As a result, medications or procedures that are highly effective for specific racial or ethnic groups may face greater scrutiny and encounter more frequent denials during the prior authorization process.

Case in point: A BMC Cancer article published in 2022 notes that minorities make up 36.3% of the population, but less than 2% of National Cancer Institute sponsored clinical trials focused on racial or ethnic minorities. Yet, Healthline reports that African American men have higher rates of prostate cancer and African American women are 2x more likely to be diagnosed with triple-negative breast cancer compared to their White counterparts. When innovative new treatments and medications evolve without good minority representation during clinical trials, death rates remain higher among the underrepresented groups.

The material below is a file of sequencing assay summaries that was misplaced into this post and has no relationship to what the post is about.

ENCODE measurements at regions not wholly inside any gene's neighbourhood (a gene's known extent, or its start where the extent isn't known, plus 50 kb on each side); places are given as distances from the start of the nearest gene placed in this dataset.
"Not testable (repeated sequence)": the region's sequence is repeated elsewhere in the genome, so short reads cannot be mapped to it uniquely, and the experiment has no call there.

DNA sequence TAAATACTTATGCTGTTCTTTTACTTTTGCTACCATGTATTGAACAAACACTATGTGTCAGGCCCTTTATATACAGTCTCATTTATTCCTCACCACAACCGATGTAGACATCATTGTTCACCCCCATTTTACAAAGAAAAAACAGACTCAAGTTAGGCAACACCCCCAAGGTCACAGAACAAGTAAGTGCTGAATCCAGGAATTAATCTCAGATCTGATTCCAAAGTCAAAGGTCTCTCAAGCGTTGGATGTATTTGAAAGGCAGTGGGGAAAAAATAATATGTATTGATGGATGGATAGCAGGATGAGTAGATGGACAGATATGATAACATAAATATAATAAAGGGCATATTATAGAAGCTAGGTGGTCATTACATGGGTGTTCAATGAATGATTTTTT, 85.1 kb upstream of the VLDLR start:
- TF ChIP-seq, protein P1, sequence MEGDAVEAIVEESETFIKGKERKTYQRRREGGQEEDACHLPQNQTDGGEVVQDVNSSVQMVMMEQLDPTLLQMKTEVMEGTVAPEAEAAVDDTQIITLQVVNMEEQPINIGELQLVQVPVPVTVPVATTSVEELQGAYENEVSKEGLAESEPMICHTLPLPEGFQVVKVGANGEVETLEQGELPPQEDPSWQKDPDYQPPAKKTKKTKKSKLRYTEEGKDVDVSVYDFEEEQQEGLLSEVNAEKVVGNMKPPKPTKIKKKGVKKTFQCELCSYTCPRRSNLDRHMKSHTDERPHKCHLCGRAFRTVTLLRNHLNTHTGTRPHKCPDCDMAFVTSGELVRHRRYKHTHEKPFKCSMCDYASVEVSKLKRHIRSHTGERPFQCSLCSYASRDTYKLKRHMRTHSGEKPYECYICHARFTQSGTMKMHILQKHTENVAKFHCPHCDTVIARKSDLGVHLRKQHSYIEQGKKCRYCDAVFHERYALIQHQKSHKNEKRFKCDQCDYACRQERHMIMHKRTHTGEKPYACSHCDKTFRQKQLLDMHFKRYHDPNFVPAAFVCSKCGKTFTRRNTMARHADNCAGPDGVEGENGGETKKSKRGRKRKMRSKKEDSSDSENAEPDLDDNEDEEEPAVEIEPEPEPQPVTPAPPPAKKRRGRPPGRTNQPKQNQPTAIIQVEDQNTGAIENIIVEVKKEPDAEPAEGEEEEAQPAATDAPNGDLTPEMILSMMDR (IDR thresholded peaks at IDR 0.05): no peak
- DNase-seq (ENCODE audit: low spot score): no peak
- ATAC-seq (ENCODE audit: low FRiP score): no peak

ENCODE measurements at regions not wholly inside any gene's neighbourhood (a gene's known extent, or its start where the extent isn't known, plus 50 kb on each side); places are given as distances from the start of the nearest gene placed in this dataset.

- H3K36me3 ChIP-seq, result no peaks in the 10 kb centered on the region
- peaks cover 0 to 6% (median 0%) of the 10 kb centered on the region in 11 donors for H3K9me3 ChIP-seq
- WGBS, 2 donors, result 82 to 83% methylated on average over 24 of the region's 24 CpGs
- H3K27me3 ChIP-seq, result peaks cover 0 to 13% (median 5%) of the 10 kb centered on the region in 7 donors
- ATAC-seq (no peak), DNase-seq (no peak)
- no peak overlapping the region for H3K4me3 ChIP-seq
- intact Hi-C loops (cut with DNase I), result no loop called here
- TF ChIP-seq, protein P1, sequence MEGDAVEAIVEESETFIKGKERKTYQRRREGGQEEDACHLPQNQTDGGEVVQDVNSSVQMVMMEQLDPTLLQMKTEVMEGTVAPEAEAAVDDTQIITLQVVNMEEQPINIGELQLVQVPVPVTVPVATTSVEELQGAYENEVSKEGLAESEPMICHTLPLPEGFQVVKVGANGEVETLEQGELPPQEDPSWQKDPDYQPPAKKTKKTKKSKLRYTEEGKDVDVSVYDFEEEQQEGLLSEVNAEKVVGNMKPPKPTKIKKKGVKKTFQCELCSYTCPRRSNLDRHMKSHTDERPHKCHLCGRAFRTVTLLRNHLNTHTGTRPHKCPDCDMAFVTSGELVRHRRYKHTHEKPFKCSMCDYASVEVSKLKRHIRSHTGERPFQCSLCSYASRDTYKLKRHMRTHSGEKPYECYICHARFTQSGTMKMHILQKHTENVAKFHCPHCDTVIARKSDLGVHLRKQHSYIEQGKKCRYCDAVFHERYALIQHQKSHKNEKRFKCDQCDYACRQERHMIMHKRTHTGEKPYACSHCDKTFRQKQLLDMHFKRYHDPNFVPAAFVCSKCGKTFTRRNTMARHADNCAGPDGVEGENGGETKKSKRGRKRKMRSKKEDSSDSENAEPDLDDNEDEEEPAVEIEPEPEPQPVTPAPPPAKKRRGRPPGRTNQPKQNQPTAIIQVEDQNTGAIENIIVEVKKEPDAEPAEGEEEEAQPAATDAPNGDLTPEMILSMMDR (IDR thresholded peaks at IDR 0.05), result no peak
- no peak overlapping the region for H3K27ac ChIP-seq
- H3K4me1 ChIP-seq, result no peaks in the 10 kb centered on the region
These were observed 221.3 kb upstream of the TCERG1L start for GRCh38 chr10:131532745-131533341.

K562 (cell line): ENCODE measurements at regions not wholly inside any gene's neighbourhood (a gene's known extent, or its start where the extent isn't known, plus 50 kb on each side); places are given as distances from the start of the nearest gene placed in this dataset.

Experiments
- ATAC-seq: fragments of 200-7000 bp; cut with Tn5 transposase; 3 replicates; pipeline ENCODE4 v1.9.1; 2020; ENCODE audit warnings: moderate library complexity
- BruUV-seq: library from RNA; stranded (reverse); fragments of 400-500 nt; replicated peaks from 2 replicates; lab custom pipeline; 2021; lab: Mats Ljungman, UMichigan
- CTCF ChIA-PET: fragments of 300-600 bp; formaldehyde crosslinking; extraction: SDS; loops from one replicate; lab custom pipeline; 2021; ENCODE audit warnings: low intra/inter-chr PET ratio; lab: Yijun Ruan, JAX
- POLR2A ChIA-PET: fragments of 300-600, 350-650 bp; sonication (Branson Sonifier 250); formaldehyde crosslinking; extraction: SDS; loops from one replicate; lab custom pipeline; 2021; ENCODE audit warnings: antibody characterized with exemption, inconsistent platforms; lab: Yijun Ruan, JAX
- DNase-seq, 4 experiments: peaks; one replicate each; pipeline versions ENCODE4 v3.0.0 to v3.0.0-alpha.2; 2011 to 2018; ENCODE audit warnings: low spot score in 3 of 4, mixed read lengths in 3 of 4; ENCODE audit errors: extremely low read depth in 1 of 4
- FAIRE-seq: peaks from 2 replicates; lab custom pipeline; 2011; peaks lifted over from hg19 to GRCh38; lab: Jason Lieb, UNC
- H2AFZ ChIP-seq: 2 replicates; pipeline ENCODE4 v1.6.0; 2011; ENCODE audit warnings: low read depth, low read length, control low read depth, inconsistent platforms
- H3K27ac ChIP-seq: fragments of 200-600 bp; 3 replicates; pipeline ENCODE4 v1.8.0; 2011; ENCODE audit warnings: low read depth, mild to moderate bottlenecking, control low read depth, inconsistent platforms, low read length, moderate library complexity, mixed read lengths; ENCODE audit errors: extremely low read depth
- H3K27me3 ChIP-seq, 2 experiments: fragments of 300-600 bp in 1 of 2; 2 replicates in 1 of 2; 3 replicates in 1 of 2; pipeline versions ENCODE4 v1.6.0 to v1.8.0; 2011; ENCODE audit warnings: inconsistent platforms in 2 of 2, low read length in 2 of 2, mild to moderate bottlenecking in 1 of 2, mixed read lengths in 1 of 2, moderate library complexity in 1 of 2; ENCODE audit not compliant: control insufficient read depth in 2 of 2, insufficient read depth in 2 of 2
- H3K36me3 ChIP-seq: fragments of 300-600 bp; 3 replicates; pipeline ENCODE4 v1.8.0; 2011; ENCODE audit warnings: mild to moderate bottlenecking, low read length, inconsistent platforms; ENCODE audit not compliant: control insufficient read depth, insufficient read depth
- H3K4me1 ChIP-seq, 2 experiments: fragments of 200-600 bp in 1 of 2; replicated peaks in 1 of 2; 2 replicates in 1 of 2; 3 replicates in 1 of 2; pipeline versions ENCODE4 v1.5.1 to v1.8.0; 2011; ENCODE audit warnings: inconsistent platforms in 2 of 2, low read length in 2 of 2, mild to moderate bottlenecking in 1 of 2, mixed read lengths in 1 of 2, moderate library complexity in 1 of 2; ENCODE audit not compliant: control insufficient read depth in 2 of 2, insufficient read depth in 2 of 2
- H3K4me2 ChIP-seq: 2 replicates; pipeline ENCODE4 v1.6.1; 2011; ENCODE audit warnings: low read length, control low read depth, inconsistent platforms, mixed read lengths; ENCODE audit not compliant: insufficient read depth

Automated prior authorization keeps you up-to-date

As efforts to bring more balance to clinical trials continue, prior authorizations software can help. 

Payers frequently modify prior authorization requirements to keep up with novel treatments, procedures and medications introduced. It’s understandable. After all, “new” usually comes at a higher cost. Staying alert to changing prior authorization requirements takes a lot of time if you’re doing it manually. 

For providers in underserved areas with resources already stretched to the limit, a reprieve from excess paperwork makes a huge difference. By automating the process, clinicians and staff have more time to focus on bringing care to patients.

With prior authorization software, the payer library stays up-to-date as requirements evolve. This ensures that when you submit a prior authorization, it includes exactly the information the payer needs. No missing details. And conversely, no extra information to bog down the decision-making process. 

And that’s just a small piece of what an automated prior authorization process can do. 

Want to see what else automation makes possibleConnect with Myndshft